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Photo Credit: April Chen
The pork chop is fried before being braised, making it more juicy and tasty.

Arriving at early lunch/dinner time is highly recommended, just in case the line is long or, heaven forbid, they are sold-out. We arrive on a Tuesday evening at around 7:00 p.m. By the time we sit down and finally enjoy the meal after waiting for 30 minutes in line; the owner shouts out “Last two pork chops!” much to the disappointment of the customers behind us. That’s how popular they are!

4, Chifeng St., Datong Dist.
12:00pm - 2:00pm, 5:30pm - 8:00pm (Closed on weekends)

Nameless noodle shop on Yanshou Street, Songshan District

Plain noodle soup (yangchun mian, 陽春麵), just a bowl of noodle soup with chopped green onions on top, is the best street eat to endorse the proverb, “simplicity makes perfection.” If you’re looking for a perfect bowl of plain noodle soup, this nameless noodle shop on Yanshou Street (延壽街) will not let you down.

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Photo Credit: April Chen
It is hard to believe that an inconspicuous stall at the corner of Yanshou Street is the top choice for many local workers and residents

Located on the side of the busy road in Minsheng Community (民生社區), this noodle vendor has no sign at all, making it even harder to spot the inconspicuous stall. Open from 11:30 a.m. to 4:00 p.m., longer than the normal lunch hours in Taipei, the shop is favored by local laborers who don’t have a fixed schedule. Even at 3:00 p.m., the stand is still lined with many off-duty taxi drivers or shop clerks, eager to grab a late lunch or an early dinner after a long shift. The star on the menu — plain noodle soup — is the most common dish on any Taiwanese dinner table, reminding us of grandma’s cooking with its mild soup and soft noodles.

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Photo Credit: April Chen
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Photo Credit: April Chen
Plain noodle soup and luwei are common street foods in Taiwan.

Their fresh-cooked luwei (滷味) is also a must-try when visiting the vendor, with braised kelp, pig scalp, pork jowl, and dried tofu being the top choices for many customers.

1, Aly. 20, Ln. 330, Yanshou St., Songshan Dist.
11:30am - 4:00pm (Closed on Sundays)

Late light stir-fried lamb at Shilin night market, Shilin District

Taiwanese see rechao (Taiwanese stir-fries, 熱炒) as the most essential comfort food, and stir-fried lamb is the most indispensable dish, found in any rechao restaurant. Sitting in the bustling Shilin Night Market, our discovery is a stir-fried lamb specialist that only opens three hours a day, from midnight to 3:30 a.m. The stall is run by two sisters, the second generation in their family who have dedicated themselves to the common yet amazing street eat.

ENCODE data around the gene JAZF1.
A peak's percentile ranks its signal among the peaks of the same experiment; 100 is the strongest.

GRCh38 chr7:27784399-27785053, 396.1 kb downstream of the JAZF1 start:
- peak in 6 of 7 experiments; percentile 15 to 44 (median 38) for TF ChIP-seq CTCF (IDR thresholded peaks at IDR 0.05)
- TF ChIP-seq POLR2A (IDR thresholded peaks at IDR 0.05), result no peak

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Photo Credit: April Chen
The stir-fried lamb stand at Shilin Night Market only operates at night, giving night owls in Taipei a great place to get a good meal.

With a history of two decades, the things that have never changed at the stall are the four items on the menu: stir-fried lamb, rice, seasonal soup, and beer. Knowing lots of people aren’t that into the gamey taste of lamb, the two sisters insist on using the freshest lamb available so that anyone can enjoy it carefree. Another secret ingredient is their shacha sauce. Unlike most restaurants which use factory-made sauce, they make theirs themselves, following the recipe handed down through the generations in their family. The rich and aromatic sesame in the sauce elevates the whole dish and sets their stir-fried lamb apart from other restaurants. Besides the tender meat and the sauce, three-times the usual amount of water spinach is added, giving the dish a crunchy texture as well. For fans of hot food, be sure to order the spicy version.

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Photo Credit: April Chen
Stir-fried lamb with shacha sauce is the most appetizing late night supper.

21-3, Dadong Rd., Shilin Dist.
0:30am - 3:30am (Closed on Tuesdays and Wednesdays)

This article is reproduced under the permission of TAIPEI. Original content can be found at the website of Taipei Travel Net.